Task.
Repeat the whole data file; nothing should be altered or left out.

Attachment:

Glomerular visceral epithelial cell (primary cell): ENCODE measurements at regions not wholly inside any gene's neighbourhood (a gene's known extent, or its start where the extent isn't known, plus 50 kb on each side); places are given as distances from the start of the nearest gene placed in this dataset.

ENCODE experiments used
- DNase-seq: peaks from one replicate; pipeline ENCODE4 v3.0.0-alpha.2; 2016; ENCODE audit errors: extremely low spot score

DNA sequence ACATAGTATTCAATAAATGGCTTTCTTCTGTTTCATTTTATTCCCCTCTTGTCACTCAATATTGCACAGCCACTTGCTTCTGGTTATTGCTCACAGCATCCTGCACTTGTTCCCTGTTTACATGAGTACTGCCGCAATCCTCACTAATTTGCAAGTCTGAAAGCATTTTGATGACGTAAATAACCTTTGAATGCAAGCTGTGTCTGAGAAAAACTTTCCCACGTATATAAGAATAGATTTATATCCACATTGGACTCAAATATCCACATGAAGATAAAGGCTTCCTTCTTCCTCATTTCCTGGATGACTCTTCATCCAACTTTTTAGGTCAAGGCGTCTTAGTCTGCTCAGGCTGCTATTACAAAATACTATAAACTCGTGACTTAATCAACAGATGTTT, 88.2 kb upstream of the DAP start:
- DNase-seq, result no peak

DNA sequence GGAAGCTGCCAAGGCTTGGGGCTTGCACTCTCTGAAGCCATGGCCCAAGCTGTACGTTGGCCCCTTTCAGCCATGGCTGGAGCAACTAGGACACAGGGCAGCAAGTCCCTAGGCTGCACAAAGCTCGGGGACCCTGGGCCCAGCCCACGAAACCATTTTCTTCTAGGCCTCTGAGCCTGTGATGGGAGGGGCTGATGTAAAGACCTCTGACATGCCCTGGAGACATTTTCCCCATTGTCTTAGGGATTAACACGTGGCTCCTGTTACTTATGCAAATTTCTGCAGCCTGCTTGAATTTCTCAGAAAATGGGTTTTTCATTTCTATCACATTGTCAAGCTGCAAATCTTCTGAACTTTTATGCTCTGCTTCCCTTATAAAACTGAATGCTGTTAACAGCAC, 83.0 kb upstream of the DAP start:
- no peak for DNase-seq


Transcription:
Glomerular visceral epithelial cell (primary cell): ENCODE measurements at regions not wholly inside any gene's neighbourhood (a gene's known extent, or its start where the extent isn't known, plus 50 kb on each side); places are given as distances from the start of the nearest gene placed in this dataset.

ENCODE experiments used
- DNase-seq: peaks from one replicate; pipeline ENCODE4 v3.0.0-alpha.2; 2016; ENCODE audit errors: extremely low spot score

DNA sequence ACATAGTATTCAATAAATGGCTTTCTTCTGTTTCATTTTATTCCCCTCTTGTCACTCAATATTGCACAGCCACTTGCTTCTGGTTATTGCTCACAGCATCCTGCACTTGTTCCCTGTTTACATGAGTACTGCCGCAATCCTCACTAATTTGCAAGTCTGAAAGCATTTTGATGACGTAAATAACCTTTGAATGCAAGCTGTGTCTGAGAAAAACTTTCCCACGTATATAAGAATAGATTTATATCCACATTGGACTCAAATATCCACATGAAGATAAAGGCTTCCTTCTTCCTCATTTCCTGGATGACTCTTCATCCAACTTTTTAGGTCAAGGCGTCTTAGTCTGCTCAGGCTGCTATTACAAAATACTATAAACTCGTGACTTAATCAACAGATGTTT, 88.2 kb upstream of the DAP start:
- DNase-seq, result no peak

DNA sequence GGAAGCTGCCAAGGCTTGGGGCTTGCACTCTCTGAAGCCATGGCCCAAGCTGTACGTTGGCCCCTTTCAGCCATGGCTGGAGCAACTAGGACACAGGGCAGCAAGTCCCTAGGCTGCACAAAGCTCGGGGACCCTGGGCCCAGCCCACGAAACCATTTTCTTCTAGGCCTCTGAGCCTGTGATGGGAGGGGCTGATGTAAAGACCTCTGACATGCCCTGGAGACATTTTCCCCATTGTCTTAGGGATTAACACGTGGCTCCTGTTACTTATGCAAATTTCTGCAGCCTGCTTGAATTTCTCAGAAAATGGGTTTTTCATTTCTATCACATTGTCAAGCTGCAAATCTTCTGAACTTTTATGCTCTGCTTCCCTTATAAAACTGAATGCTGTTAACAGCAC, 83.0 kb upstream of the DAP start:
- no peak for DNase-seq